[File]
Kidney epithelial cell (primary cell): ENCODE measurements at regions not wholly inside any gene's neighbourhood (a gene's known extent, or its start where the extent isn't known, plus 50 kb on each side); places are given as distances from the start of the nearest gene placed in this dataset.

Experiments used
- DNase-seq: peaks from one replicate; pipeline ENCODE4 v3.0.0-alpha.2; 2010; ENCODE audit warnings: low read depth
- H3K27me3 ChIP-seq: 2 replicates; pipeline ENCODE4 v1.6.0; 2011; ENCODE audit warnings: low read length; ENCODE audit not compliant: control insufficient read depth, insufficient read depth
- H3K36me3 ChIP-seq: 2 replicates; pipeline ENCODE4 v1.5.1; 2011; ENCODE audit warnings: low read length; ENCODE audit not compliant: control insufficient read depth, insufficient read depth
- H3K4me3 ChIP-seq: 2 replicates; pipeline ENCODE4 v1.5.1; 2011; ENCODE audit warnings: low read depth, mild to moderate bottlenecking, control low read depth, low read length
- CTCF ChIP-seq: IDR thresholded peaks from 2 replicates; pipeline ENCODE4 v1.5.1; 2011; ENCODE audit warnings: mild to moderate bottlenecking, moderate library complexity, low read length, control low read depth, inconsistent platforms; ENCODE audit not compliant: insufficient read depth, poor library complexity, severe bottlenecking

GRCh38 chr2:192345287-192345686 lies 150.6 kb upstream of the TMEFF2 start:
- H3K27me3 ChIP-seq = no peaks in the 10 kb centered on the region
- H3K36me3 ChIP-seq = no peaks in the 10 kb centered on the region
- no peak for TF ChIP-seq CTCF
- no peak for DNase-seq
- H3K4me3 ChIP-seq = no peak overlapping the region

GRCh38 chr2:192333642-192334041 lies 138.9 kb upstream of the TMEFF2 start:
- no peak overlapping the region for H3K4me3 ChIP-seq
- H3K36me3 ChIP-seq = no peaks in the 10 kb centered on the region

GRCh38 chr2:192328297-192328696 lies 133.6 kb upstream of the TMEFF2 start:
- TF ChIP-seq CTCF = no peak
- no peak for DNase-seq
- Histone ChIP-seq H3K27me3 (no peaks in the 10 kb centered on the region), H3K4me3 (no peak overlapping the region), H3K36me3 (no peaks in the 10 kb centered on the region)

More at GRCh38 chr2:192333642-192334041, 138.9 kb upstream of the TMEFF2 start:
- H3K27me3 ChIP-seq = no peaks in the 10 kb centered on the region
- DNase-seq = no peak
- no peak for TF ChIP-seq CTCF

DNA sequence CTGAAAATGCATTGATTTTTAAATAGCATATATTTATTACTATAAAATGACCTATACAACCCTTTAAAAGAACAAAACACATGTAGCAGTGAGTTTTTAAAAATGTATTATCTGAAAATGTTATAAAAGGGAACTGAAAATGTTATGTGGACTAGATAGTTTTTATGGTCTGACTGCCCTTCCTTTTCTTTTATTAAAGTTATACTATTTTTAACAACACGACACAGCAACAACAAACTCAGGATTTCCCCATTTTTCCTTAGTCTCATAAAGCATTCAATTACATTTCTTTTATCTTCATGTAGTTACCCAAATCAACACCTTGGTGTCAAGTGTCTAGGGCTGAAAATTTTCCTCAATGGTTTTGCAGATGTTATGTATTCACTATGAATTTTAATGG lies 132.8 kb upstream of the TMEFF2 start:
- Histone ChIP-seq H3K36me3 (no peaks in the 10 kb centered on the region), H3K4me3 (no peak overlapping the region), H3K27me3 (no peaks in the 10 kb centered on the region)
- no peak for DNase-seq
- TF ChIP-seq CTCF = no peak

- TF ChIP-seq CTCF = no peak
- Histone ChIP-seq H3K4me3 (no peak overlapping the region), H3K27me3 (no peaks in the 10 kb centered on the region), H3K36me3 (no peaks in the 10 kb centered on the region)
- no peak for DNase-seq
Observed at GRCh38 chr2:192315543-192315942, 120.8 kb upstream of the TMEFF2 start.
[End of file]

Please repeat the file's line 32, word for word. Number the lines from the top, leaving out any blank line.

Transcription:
Observed at GRCh38 chr2:192315543-192315942, 120.8 kb upstream of the TMEFF2 start.